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Who Votes For The Oscars? There's A Lack Of Diversity In The Academy

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Most casual movie fans aren't experts on the film industry or camera angles or film scores. It's tough to say exactly who or what is worthy of an Oscar. So that's where the Academy of Motion Picture Arts and Sciences steps in. The people behind it are in the industry, and they're the ones who can properly recognize hard work when they see it. But sometimes, a movie or an actor that seems like an obvious lock will still get snubbed, which makes one wonder, just who votes for the Oscars? The answer is a little disheartening.

After Selma's snubs last year, the Los Angeles Times took a look at the stats for Oscar voters, and found that the people casting votes are mostly old, white men. That is, of the 6,028 Academy members who voted last year, their average age is 63 years old, 76 percent are male, and a whopping 93 percent are white. Not exactly your typical American. The Academy is reportedly trying to diversify, though; in contrast to its usual policy of one in, one out, it invited 276 new members last year, including Jennifer Lopez and Danny Trejo. But, according to the Atlantic, even with the Academy's inclusion, only 2 percent of Academy voters are Latino. For comparison, more than 17 percent of Americans identify as Hispanic or Latino, according to the U.S. Census Bureau. The Academy did not immediately respond to Romper's request for comment regarding how it plans to diversify.

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So who are these older, white men? Technically, they really are experts. According to the Oscars website, nominations are voted on by industry professionals within the same branch, so actors vote for actors, directors vote for directors, and so on. All Academy members are eligible to vote for Best Picture. Once the nominations are in, the voting opens up, and members can vote for the winners in every category. However, Digital Spy reported that only about half of voters are "active filmmakers," meaning they've put out a movie in the past five years.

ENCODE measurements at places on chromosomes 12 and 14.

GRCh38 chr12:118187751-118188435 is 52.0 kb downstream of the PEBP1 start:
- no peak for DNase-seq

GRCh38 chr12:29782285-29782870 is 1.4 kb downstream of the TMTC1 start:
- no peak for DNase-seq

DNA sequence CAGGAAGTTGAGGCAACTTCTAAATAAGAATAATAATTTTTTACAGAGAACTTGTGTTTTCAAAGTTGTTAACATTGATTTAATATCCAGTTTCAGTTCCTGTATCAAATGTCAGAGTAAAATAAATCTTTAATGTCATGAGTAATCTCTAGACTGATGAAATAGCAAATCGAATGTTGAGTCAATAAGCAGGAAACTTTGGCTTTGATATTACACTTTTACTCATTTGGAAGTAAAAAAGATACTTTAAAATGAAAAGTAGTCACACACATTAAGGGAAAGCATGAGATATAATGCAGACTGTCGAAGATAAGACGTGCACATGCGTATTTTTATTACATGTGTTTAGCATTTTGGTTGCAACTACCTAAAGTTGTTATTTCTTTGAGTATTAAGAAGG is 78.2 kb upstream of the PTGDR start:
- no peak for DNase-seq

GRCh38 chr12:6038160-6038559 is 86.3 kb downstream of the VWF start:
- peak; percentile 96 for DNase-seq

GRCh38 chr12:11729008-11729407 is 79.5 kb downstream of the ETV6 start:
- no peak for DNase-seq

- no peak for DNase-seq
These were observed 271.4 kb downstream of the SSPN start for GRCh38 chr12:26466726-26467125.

The L.A. Times ran a profile of Arthur Gardner in 2012, who, at the time, was the Academy's oldest living member at 101 (Gardner died in 2014). A sweet old man he may very well have been, but maybe not so relevant to today's moviegoer; this is a guy who knew Edward G. Robinson and Ronald Reagan personally. For perspective: He was 17 years old when the first talkie was released.

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And how does someone get into the Academy in the first place? It's all about who you know. To become a member, hopefuls must acquire two sponsors who are current Academy members in the same branch (Academy Award nominees don't need sponsors). But that's not all it takes. Applications are then reviewed by branch committees before being considered by the Board of Governors. That's a lot of hoops to jump through, and a lot of people to impress. So perhaps it's no surprise that those older men keep bringing more older, white men into their club; your typical young, female minority working in the industry probably doesn't do much networking on a the golf course or the country club.

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So will we be seeing more diversity in the future? It really depends on the Academy itself. A couple of rule changes could really help, such as opening up sponsorship between branches, and retiring members who haven't been active in the industry since the invention of oral contraceptives. And surely the branch committees and Board of Governors could do with more diversity themselves. Absent those changes, people are unlikely to see much of a change in the way the voting goes; whatever movies speak to older, white men will continue to win.

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